Rated PG. Running time: 2 hours 4 min.
Our content ratings: V 0; L 2; S/N 1.
Our star rating (-15): 3
A new heart I will give you, and a new spirit I will put within you; and I will remove from your body the heart of stone and give you a heart of flesh.
Like most sports movies, director Craig Gillespie’s film is a tale of underdogs struggling to win. However, it is not the Big Game that is the climax, but rather the Big Try-Out, this being the “based on a true story” of how the first baseball players from India came to the Pittsburgh Pirates. Centering more on the agent who discovered them, J.B. Bernstein, it is also a redemptive character transformation tale, Bernstein not being the most wholesome human being when we first meet him. The plot is very familiar, but the story is still worth following.
Mad Men’s Jon Hamm stars as J.B. Bernstein, who in partnership with Aash (Aasif Mandvi) has left a large agency so they can set up their own. However, after a long period of wooing a Samoan NFL star named Popo (Rey Maualuga), they discover that a larger agency has snatched him away just as J.B. is about to sign him. Almost out of money, and with no prospects in mind, Aash is ready to call “Game over,” but J.B. persuades him to stay with him. Good thing, because one night J.B. indulges in late-night channel flipping between a cricket match and Susan Boyle’s “Britain’s Got Talent.” Watching the cricket player called a “bowler” throw the ball, he comes up with the idea of going to India to sign up bowlers and bring them back to the USA for training, thus opening up baseball to a new market with over a billion people. He is able to persuade the investor Mr. Chang (Tzi Ma) to bankroll his project, but the imposed time basis for the project is terribly short. Aash normally would be the one to go to India, but he is married with twin babies that are always sick, so J.B. is the one to fly to Mumbai.
He enlists a baseball fan named Amit (Pitobash a Bollywood comedy star), and together they promote the campaign by producing a Million Dollar Arm reality show that captures the attention of young Indian males. Joining the team is retired MLB scout Ray (Alan Arkin) who seems to suffer from something akin to narcolepsy—compared to this constantly napping scout Tom Hanks’ alcoholic, zombie-like manager Jimmy Dugan in A League of Their Own is a whirling dynamo. For a while it looks as if the project will fail—none of the would-be pitchers’ throws measure much more than 60 mph on a radar gun. Then at last two young men in the same city throw balls faster than the required 90 mph. Neither is a cricket player—in fact they do not even like the game. Rinku (Suraj Sharma, Life of Pi) is a javelin thrower, and Dinesh (Madhur Mittal) is a laborer alongside his father. Neither knows anything about baseball either. It is only back in L.A. that J.B. learns that they were not cricket players.
As soon as they land J.B. dumps the two youth in a hotel and leaves them, so eager is he to take up again his bedding down of hot models for an evening. His tenant in the small bungalow on his property is doctor-in-training Brenda (Lake Bell). During his stint in India the only contact he has had with a female was skyping with her about his work there and issues relating to his house. She seems to be more concerned about the boys than he. Of course, the naïve youth run afoul of things at the hotel (the film mines the humor by depicting them in America, and earlier J.B. in India, as fish out of water), so J.B. has to come and pick them up and bed them down at his house, which to his dismay puts a crimp in his nightly trysts. He sets them up with USC baseball coach Tom House (Bill Paxton), who expresses doubts that he can teach them the essentials of pitching in such a short time frame that Mr. Chang has demanded. The lads are disappointed that J.B. dashes off on other business, leaving them all day at the practice field.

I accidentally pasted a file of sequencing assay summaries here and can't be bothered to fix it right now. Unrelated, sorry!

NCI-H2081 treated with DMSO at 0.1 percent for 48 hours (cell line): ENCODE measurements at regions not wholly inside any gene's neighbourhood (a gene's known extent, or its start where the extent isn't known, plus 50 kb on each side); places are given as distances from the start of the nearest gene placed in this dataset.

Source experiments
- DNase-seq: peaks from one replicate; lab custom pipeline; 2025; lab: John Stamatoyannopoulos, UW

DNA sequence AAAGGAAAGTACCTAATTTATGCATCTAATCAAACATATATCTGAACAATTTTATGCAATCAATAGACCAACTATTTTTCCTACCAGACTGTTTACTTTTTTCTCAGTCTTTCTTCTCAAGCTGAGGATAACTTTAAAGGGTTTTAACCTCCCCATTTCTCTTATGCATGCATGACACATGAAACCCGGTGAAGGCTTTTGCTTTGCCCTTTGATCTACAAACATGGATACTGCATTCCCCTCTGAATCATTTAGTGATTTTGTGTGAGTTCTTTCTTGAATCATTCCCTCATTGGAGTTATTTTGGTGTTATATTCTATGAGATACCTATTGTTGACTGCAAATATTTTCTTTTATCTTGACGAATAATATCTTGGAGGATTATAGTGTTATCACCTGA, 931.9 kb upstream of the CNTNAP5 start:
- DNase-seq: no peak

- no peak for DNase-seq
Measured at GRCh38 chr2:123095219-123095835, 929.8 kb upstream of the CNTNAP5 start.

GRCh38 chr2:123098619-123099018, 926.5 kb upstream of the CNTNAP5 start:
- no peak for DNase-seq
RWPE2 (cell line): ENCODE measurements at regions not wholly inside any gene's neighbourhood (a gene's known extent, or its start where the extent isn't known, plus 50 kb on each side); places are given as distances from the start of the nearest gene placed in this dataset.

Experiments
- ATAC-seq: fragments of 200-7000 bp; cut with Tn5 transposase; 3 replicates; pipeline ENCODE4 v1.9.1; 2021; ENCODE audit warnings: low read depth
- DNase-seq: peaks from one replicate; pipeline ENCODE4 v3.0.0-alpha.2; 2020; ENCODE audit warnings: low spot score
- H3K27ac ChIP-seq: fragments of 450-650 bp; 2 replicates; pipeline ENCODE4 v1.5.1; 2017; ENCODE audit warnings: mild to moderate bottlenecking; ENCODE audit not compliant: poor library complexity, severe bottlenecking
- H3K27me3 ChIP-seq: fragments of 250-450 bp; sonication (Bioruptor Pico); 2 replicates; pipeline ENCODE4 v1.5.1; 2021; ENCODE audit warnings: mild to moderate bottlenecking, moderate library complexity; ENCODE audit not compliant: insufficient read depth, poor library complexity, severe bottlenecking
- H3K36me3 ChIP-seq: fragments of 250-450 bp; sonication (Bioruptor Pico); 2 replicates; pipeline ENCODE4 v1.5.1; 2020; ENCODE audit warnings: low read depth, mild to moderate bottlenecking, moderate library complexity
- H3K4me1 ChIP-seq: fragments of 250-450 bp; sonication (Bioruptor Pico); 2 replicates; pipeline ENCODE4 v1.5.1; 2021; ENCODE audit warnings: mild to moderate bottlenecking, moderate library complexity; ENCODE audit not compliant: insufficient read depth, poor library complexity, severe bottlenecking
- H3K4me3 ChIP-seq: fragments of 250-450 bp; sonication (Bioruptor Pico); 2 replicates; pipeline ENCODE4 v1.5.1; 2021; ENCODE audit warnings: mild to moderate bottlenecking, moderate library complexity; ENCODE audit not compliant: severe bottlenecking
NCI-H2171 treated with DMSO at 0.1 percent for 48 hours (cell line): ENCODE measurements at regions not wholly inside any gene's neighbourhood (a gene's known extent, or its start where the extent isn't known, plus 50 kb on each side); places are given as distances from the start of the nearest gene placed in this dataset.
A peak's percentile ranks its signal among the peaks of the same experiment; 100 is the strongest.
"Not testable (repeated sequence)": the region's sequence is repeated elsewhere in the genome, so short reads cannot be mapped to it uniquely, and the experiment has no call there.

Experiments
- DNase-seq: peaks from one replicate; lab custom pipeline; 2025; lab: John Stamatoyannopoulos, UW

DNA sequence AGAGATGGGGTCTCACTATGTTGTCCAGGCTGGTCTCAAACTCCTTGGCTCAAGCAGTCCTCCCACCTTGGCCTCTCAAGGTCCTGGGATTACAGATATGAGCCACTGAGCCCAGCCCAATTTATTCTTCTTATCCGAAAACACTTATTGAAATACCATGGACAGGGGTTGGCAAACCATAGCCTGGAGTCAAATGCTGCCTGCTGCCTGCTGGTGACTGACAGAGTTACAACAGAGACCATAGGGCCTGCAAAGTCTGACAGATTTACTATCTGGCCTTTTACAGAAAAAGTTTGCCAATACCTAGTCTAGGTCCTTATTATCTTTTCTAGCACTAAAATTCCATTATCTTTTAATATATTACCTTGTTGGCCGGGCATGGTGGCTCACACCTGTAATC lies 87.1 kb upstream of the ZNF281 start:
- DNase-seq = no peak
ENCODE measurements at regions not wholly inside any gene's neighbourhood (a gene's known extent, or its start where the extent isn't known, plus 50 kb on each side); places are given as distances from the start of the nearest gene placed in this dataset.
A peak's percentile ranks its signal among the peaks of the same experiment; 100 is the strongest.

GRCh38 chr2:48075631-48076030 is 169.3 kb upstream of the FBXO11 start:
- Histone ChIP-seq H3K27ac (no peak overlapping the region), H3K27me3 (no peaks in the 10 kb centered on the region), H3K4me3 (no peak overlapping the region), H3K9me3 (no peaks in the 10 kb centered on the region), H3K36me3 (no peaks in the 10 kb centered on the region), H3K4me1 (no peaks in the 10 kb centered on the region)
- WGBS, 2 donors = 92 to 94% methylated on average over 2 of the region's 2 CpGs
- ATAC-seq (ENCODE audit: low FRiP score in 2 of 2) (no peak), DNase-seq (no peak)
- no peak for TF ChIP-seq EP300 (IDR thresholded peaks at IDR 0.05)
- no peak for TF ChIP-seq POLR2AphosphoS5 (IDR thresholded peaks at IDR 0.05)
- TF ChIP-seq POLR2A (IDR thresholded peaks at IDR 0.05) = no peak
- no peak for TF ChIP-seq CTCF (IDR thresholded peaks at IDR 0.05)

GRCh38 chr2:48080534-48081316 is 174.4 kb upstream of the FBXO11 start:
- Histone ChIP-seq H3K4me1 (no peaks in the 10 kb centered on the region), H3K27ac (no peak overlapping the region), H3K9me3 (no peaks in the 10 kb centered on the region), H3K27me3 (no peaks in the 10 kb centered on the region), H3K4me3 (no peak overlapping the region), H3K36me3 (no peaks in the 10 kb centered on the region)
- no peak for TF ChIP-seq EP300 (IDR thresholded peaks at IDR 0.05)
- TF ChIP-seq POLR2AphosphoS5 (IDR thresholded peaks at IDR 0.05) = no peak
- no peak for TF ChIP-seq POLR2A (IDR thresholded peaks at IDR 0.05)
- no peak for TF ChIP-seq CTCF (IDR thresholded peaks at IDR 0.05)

Both youth prove inept at everything but throwing, not even knowing what a baseball glove is. (I write “throwing” because they are not able to control the ball, thus making their catchers scramble to retain the ball.) Day after day passes, and they show little improvement. They are homesick and frustrated by their unfamiliar surroundings, but J.B. is never there to support them. Brenda becomes their confidante, and finally their champion when she confronts J.B., as does Tom. The eventual romance that blossoms between J.B. that is part of his transformation from ambitious businessman to compassionate human being is enjoyable, but, when you think about it, distracting from the much more important story of the first Indian baseball players in the USA.
Indeed, the first part of the film, mainly set in India, is the best part of the film, lifting it above the level of predictable sports film that it sinks into during the last half. The teeming streets of India are gorgeously photographed, and what little we are shown of the family lives of Rinku and Dinesh is far more interesting than J.B.’s foibles. The family meals and the farewell ceremonies for the sons are the most moving moments in the movie, even in their truncated form. It is good to see a man change from money grubber or heel to human being, but there are lots of good films in this genre—witness The Doctor, A Civil Action, Kramer vs. Kramer, even Luke Skywalker in Star Wars. How much better this film would have been had we been allowed to spend more time with Rinku and Dinesh. The film’s scriptwriter Tom McCarthy did far better work on his The Station Agent and The Visitor, two far superior films that he also directed, but then some would add, he wasn’t beholden to the Disney film factory for them.